There were no gigantic video monitors to relay every facial expression and chest-baring striptease, as in Sting's 1988 show at the arena. The lighting effects were, for the most part, augmentative and unobtrusive.
Everywhere were indications that Sting's 'Soul Cages' tour was divergent from past shows in the area of attitude.
Although his every move onstage still elicits the loud approval of the females in the audience, Sting eschewed the overt sexiness exhibited in past outings.
In lieu of the unbuttoned buccaneer shirts and harem pants of yesterday, he wore a black T-shirt, black jeans and calf-high black boots. His stage patter was good-natured, mostly uncalculated, schmoozey.
Sting even came out to introduce the middle act on the bill, an African-American vocalist-percussionist who calls himself Vinx. (Concrete Blonde opened the show.) Sting discovered the man in a small club in Santa Monica and signed him to his own Pangaea record label. As an emcee, Sting was deferential to the point of effusiveness.
The entire presentation seemed designed to show Sting in more of a Common Man posture - one closer to that of his early days in the Police than that of the elite artiste who toured in support of his first two solo albums, 1985's 'The Dream of the Blue Turtles' and 1987's '...Nothing Like the Sun'. If Sting's legendary ego remains as healthy as ever, its external manifestations were reigned in for this tour.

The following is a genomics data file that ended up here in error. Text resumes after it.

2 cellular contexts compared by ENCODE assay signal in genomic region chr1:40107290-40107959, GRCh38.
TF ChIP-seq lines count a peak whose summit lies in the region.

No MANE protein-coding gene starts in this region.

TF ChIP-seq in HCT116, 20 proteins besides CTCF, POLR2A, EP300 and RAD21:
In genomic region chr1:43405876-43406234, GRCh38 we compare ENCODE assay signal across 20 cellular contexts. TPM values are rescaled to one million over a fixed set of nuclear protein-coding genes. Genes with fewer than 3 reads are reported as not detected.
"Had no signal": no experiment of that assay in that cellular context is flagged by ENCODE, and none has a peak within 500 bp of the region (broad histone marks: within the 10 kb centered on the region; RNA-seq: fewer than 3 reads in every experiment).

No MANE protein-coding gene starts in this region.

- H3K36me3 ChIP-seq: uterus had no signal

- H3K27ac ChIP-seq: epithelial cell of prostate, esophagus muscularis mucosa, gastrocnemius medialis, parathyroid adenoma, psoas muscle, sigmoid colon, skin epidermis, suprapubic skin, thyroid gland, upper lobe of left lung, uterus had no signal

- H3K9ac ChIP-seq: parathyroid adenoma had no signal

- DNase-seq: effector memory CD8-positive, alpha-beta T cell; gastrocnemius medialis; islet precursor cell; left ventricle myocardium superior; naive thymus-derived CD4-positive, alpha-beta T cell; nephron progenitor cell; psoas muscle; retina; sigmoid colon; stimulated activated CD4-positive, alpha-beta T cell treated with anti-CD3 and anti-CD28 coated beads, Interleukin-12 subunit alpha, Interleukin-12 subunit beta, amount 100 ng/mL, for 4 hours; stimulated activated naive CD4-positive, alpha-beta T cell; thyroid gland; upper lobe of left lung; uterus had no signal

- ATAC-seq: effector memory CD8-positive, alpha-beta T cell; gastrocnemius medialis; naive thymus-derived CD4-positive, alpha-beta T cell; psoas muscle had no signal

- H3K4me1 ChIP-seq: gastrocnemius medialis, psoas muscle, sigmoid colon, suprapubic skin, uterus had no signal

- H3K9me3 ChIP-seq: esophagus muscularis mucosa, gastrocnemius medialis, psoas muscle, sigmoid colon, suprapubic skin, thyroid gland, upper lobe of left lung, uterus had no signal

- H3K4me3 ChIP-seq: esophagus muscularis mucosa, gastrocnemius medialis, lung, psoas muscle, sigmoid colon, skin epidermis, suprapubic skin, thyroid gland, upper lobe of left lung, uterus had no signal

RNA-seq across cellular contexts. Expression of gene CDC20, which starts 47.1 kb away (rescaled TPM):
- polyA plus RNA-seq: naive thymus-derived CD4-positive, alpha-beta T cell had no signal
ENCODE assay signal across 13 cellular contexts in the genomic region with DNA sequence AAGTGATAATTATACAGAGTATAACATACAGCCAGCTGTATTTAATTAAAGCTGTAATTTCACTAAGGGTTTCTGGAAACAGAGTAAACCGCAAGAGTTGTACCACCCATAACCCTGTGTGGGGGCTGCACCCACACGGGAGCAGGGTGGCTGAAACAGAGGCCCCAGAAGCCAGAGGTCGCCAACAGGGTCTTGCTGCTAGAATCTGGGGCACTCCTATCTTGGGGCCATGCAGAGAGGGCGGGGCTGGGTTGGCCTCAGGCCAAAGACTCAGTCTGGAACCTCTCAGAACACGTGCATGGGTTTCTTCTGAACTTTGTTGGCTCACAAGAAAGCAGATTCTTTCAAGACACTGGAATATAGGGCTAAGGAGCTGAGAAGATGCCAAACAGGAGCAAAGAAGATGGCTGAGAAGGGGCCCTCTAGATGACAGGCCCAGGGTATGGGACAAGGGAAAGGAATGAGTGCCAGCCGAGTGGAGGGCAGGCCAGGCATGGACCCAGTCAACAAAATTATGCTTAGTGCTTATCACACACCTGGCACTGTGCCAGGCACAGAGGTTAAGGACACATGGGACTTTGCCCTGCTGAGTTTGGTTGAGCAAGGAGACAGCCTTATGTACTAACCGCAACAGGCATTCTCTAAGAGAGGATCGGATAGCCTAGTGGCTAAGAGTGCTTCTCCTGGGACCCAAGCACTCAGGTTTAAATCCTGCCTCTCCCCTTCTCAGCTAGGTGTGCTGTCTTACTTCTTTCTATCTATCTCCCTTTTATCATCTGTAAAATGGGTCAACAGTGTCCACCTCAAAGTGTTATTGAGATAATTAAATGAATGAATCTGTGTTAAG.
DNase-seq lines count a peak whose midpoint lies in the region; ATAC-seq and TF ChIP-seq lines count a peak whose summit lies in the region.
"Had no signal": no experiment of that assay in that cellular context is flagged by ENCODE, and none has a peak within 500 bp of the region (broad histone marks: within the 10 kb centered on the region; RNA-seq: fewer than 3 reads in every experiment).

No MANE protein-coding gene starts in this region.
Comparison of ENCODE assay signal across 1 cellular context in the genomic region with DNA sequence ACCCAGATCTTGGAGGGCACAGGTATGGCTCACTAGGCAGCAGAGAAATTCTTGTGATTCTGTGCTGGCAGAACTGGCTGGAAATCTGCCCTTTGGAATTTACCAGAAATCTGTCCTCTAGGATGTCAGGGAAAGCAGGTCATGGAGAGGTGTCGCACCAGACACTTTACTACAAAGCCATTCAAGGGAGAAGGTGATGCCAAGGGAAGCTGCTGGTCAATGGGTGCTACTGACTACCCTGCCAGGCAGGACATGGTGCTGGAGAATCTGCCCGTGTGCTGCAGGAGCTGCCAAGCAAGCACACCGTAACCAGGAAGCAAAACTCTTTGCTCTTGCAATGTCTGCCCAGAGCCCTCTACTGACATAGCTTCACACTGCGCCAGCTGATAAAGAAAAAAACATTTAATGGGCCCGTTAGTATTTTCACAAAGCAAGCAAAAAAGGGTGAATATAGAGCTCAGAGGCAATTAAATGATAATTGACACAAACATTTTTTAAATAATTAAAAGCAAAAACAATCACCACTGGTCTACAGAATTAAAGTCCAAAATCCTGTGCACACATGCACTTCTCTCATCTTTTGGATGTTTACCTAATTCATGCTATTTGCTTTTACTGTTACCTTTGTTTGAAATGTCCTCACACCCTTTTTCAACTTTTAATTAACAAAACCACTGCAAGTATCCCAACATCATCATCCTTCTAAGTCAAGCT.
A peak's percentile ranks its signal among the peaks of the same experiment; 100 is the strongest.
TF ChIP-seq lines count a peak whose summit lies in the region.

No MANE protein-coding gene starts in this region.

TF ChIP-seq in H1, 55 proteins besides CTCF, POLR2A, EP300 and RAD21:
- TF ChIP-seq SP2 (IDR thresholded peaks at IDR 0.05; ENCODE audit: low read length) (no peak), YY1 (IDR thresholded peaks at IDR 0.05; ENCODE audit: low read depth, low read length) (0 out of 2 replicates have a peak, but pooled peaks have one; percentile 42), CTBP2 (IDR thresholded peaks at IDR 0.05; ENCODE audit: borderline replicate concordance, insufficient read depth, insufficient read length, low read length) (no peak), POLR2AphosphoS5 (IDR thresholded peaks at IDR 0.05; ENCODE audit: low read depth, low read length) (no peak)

Happily, for Sting and for his fans, the man's body of work is strong enough to withstand a contextual paring down. Opening with the funky-jazzy 'Jeremiah Blues (Part 1)' from 'Soul Cages', Sting and band quickly established the tone for the evening.
On the album, the track has a controlled fire, as though its author had carefully doled out the momentum to ensure a steady supply. In concert, the quartet rode Sancious' jazzy fills (alternating between his keyboard's ''electric-piano'' and ''organ'' presets) in a more sportive reading.
As a composer, Sting has progressed from a Police-era reliance on guitar-dictated song structures to a point where one cannot imagine his music without keyboards. Sancious has been conversant with fusions of rock with other genres for many years, so perhaps he has more naturally adapted to Sting's sophisticated brand of rock than did Kenny Kirkland, the jazz-schooled keysman in Sting's previous tour bands.
While Miller's guitar work was more than serviceable, and highly respected drummer Colaiuta provided solid-but-pliant timekeeping, Sancious was the band's point man. This was nowhere more evident than during the concert's third selection, 'Mad About You'. Sting prefaced the tune from 'Soul Cages' with a somewhat uncharacteristically ribald explanation of how it had been inspired ''by a story of King David in the Bible.'' But Sancious drew out the stately song's funkier colours with a solo that jumped from rhythmic chording played in a ''honky-tonk-harpsichord'' preset to sinewy synthesizer improvisation.
Sting would perform all but a couple of the songs from 'Soul Cages'. The album leans toward the sombre because much of it deals with Sting's retroactive feelings for his father, an allegedly distant man who died three years ago.